I thought that I would continue my exploration of Urban Sketchers today with Phil Dean, known as The Shoreditch Sketcher on Instagram . By the very nature – Urban – it’s a little outside of what I would consider to be my subject area but I enjoy the images and the process of making them.
I wanted to learn more about how Phil approaches his drawing and hopefully learn something that could help my drawing or photography so I purchased his book ‘Urban Drawing: Sketch Club’. The book provides an excellent tour of materials, how to get started and etiquette for working on the street. Then moves on to a series of lessons and associated exercises covering topics such as composition, perspective, contrast, tone, people and adding color.
I enjoyed Phil’s prompts for subjects with sketching potential: Your environment while you’re traveling; mundanity, locals sitting drinking coffee, students doing their laundry, a dog sitting under a table; architectural mayhem, architecture that tells the story of the city, contrasts of old and new and of course vistas.
The appeal to me of drawing over photography is being able to be selective about what you include in the scene or indeed move things around to suit your composition and intent. Interesting to hear Phil talk about this and that he doesn’t really do that and was shocked when one of his students moved subjects around in her composition. Where do you stand on this?
The discussion of perspective, which of course comes up in almost every book on drawing, has me thinking about how I use perspective or view point to tell the story or add depth and interest to a scene. More on this topic in the future once it has had time to percolate.
I’m continuing to dig deeper into the work of some of the photographers that were part of the New Topographics exhibition curated by William Jenkins in 1975. These were a group of photographers working to find ‘beauty in the banal’, making ‘photographs of a man-altered landscape’. In many ways it’s easy to dismiss this work as having a ‘snap-shot’ aesthetic and for some of this work I really struggle to connect with it. This week’s project has been Stephen Shore. If you read his biography one of the first things that is pointed out is that he sold his first photographs at age 14 to Alfred Steiglitz and that at 24 was only the second living photographer to have a solo show at the MoMA.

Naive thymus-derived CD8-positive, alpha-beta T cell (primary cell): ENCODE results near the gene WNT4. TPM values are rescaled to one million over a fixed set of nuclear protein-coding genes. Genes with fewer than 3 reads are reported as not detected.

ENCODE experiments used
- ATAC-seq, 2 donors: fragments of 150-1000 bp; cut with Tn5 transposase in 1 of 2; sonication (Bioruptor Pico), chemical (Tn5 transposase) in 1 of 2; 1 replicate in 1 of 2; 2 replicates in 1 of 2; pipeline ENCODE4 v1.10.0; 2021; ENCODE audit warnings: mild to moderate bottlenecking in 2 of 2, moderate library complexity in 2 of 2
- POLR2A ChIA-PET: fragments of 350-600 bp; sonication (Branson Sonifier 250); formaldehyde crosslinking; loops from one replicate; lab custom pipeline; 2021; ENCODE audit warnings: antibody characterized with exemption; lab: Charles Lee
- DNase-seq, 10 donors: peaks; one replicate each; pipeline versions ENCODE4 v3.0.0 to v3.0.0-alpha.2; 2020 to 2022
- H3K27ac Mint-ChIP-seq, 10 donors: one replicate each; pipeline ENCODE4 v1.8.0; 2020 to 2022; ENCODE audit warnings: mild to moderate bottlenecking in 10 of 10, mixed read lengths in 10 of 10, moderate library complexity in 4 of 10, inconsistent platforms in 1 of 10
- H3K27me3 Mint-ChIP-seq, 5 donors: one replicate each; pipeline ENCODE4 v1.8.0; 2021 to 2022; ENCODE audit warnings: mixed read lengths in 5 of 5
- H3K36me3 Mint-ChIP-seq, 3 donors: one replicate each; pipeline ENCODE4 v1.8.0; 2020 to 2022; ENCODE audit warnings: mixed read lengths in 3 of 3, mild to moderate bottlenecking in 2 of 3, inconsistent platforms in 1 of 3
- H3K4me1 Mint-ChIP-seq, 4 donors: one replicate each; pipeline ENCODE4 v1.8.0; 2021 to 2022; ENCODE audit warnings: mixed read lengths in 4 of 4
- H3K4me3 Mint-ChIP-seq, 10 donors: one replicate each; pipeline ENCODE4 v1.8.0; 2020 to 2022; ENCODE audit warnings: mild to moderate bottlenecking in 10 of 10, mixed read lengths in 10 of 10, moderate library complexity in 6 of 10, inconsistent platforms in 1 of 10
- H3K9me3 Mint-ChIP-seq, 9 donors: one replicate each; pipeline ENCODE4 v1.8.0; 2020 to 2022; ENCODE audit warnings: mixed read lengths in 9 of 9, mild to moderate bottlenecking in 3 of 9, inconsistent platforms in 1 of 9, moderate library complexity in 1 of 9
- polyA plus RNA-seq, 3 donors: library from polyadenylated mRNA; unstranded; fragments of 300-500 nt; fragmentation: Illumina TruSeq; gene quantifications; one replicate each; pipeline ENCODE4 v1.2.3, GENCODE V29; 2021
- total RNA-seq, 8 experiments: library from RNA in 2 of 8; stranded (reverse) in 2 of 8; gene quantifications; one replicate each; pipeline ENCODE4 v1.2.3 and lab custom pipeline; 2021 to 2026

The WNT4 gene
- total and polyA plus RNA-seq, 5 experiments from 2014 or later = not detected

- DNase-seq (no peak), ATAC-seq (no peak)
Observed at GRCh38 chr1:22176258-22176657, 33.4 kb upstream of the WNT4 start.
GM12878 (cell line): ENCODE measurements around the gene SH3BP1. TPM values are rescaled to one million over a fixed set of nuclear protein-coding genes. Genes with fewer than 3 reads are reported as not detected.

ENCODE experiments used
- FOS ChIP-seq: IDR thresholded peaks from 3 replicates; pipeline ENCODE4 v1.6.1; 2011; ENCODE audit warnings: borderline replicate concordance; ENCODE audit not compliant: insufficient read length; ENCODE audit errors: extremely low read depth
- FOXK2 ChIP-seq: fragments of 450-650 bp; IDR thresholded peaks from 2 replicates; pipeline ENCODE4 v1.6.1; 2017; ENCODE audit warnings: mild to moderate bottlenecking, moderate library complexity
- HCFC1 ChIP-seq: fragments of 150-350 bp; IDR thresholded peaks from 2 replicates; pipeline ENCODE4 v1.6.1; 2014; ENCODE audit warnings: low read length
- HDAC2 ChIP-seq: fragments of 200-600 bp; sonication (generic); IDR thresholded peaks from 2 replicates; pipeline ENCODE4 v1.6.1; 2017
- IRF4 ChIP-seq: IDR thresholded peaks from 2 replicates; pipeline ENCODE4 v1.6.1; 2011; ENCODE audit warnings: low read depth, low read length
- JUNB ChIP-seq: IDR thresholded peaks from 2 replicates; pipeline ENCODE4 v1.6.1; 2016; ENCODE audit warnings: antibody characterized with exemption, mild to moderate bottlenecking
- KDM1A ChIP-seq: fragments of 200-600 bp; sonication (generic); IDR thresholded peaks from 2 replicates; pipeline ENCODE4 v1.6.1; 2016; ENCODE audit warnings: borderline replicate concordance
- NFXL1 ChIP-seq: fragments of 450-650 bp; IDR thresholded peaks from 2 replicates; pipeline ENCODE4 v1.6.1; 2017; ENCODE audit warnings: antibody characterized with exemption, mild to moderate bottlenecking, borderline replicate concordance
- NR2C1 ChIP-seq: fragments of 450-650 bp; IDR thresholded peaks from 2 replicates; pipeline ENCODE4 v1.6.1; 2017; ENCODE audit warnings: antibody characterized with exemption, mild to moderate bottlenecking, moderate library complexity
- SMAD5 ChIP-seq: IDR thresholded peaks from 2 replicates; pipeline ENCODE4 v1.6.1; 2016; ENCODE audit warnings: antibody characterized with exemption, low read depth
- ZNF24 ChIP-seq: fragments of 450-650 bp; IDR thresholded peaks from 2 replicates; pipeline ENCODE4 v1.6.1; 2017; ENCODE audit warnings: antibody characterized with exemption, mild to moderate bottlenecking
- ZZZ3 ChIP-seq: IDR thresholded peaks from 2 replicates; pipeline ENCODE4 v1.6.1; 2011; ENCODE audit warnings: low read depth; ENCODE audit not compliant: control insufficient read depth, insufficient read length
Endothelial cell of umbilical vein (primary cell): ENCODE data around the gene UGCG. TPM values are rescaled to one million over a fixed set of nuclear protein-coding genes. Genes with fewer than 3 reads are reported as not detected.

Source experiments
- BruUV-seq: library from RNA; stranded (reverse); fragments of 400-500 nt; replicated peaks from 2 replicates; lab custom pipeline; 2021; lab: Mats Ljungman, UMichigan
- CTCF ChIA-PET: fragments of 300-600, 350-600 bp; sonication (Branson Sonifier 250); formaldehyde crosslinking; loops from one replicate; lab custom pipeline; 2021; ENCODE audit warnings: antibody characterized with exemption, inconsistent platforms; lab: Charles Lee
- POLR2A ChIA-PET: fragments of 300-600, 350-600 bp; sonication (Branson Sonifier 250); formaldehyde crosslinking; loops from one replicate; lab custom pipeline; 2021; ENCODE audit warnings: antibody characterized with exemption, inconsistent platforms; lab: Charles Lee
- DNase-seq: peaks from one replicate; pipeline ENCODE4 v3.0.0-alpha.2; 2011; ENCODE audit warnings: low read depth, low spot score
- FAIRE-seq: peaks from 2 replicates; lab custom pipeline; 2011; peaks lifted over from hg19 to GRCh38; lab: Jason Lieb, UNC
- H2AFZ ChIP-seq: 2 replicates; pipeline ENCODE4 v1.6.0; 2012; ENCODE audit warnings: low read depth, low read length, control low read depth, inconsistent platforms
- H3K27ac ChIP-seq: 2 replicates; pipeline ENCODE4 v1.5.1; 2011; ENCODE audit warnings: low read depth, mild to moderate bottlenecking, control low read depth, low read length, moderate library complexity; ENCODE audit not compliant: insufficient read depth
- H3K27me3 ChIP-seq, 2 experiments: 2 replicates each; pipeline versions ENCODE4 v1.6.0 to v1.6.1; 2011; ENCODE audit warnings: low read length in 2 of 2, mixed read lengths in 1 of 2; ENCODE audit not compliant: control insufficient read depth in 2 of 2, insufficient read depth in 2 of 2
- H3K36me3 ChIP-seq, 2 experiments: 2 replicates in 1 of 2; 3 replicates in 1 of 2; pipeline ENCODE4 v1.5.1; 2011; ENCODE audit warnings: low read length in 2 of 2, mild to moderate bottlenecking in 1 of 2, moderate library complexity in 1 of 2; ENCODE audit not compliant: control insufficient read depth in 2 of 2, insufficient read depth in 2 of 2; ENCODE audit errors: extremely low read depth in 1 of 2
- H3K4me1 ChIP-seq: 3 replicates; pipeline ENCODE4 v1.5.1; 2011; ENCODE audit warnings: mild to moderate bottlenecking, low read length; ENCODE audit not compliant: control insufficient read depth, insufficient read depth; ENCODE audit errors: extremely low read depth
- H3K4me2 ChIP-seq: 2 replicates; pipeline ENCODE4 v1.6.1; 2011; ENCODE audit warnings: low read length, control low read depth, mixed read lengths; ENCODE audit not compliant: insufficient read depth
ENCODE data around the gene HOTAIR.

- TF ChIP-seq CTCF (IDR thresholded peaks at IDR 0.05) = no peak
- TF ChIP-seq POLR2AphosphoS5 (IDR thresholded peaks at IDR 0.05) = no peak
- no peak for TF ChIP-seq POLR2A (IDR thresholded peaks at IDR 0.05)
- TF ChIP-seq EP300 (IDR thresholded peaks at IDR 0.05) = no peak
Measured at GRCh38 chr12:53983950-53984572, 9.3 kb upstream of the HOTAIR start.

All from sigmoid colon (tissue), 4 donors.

His work in the New Topographics exhibition was in color whereas the other 7 photographers were shooting in black and white. It’s interesting to reflect on the fact that at that time in the early ’70’s shooting in color was not what you did if you wanted to be taken seriously as an artist. Color was okay for magazines but not for ‘art’. Perhaps this further adds to the sense of these photographs being snapshots. In looking over this work and some of the subsequent work that arose out of these early projects I can’t help but think that this would be a great instagram feed and indeed you can find Stephen Shore on Instagram although I was surprised to find that I don’t connect with these photographs in the way that I do with the images in his books.
I often feel like I’m missing the joke when I look at contemporary photography and so it’s been useful for me to listen to Shore talk about his work in the videos below and lift the veil, at least a little.
I first came across Robert Adams when I was looking for the answer to the question ‘why do people photograph’ and found his book ‘Why People Photograph‘ and then later I came across his book ‘Beauty in Photography‘. These small books are collections of essays covering topics such as collectors, humor, teaching, money and dogs and discussions of Photographers such as Edward Weston, Paul Strand, Laura Gilpin, Judith Joy Ross, Susan Meiselas, Dorothea Lange, Ansel Adams, and Minor White. I have enjoyed reading these books and get something new out of them as I reread them with a deepening understanding of photography as an art.
Why People Photograph must have been on my bookshelf for almost as long as I’ve been taking photographs, almost 10 years now, and yet it was only last year that I realized that Robert Adams can not only write but he is a well know photographer too! How many other holes in my appreciation of the history of photography could you drive a truck through?
I’m at my beginning of my exploration of his work, and I’m doing so by starting with his most recent projects first. Photographs taken around his home near the Oregon coast of the forests, coastline and meadows, very different subjects to the photographs of the American west increasingly spoiled by the urban sprawl that brought him to prominence. This work can be found in ‘The New West‘ a new edition of which will come out in the summer.